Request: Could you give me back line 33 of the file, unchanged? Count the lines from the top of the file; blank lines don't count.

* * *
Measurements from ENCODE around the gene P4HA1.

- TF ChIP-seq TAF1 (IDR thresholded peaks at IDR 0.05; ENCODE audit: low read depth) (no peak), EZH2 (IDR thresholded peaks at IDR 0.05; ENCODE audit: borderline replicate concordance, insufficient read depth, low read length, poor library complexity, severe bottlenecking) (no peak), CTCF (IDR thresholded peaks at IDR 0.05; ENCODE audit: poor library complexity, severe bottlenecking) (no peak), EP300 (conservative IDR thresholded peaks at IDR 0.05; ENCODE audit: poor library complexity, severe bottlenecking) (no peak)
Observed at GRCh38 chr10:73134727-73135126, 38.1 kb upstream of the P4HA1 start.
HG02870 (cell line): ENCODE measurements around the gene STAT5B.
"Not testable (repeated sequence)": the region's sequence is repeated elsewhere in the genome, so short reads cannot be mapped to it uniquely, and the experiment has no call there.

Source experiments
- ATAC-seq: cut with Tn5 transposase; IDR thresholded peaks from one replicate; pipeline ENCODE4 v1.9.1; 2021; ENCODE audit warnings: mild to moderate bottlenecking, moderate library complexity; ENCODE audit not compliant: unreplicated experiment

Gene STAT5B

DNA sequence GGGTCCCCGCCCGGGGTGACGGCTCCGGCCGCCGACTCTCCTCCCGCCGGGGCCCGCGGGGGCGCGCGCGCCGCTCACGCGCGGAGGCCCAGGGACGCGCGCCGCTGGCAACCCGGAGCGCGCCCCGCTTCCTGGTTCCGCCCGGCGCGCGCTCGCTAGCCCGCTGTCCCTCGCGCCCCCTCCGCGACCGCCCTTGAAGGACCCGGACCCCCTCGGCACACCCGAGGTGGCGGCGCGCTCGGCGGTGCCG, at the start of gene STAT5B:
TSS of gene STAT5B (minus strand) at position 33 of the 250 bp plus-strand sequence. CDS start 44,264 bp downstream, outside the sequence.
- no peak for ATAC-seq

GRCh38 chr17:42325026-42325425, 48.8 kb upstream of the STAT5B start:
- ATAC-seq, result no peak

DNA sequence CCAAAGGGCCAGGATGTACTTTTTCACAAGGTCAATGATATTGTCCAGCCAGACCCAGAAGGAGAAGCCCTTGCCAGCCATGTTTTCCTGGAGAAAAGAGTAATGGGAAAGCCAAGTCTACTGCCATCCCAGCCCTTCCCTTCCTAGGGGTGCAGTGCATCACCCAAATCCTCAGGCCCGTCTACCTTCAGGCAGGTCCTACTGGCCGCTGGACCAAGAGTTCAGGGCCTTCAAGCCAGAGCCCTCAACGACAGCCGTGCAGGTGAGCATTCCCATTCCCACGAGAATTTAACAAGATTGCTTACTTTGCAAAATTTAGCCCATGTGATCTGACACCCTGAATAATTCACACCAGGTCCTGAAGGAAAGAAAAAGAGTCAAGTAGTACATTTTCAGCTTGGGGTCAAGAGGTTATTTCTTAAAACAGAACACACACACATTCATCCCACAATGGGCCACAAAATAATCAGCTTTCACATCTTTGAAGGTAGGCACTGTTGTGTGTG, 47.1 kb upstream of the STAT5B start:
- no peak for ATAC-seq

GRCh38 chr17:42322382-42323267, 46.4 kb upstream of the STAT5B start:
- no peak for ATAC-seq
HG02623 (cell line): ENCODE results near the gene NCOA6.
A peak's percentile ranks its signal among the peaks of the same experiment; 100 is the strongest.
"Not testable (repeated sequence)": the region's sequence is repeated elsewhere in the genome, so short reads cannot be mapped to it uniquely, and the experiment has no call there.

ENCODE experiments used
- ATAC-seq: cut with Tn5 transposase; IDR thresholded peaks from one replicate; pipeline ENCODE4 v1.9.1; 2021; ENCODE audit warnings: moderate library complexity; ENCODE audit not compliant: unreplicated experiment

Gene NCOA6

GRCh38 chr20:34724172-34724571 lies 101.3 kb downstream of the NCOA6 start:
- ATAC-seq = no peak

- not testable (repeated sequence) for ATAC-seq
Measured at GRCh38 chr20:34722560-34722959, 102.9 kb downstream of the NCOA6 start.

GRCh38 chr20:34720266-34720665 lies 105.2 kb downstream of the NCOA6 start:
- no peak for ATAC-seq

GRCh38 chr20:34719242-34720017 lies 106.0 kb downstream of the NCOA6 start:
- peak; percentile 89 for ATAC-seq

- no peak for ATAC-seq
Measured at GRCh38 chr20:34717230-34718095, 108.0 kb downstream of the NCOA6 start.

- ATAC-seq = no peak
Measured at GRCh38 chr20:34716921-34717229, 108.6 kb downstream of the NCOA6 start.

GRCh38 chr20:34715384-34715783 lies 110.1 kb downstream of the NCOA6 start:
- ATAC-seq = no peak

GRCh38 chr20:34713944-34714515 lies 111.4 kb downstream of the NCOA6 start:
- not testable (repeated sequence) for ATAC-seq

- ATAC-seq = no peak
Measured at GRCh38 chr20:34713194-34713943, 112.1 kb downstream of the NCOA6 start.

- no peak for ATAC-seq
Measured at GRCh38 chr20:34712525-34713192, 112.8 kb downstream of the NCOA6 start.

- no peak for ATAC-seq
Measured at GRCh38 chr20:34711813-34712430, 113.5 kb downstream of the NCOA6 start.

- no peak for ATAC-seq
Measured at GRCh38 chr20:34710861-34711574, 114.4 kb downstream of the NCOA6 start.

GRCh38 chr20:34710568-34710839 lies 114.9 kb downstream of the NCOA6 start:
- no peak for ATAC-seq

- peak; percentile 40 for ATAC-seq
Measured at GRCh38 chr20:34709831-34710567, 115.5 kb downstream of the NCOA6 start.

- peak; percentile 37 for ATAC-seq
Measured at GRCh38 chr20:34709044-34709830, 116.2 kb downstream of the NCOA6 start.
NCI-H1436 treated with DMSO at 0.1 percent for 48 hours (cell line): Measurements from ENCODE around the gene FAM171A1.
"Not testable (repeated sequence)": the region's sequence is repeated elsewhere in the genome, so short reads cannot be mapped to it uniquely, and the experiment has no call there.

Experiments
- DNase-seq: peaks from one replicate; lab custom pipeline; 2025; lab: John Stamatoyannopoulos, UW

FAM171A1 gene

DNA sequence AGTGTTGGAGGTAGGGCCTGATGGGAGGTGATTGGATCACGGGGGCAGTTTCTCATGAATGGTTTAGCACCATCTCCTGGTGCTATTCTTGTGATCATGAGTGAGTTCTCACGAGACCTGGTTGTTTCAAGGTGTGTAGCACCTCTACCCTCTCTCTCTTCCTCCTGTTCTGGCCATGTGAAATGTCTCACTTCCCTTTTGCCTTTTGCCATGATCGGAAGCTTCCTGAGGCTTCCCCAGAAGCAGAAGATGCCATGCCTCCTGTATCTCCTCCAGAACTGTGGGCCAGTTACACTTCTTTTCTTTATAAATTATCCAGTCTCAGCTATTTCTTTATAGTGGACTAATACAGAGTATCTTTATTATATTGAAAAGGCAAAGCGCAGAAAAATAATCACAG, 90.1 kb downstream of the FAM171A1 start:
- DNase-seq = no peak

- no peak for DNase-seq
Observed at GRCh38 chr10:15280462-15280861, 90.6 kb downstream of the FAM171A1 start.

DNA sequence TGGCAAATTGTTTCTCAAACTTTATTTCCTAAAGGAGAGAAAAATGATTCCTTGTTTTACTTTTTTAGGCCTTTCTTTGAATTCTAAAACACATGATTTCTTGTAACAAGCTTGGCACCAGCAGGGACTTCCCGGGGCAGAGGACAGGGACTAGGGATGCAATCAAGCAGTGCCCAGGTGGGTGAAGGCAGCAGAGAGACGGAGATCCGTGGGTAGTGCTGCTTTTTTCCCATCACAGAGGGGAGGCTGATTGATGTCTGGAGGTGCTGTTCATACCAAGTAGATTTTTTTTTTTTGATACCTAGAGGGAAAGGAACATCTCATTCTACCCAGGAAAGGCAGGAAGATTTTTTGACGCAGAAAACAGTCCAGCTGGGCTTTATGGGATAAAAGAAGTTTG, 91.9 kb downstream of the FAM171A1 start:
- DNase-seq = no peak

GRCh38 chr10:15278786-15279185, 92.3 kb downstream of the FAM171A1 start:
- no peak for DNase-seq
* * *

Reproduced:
Measured at GRCh38 chr20:34717230-34718095, 108.0 kb downstream of the NCOA6 start.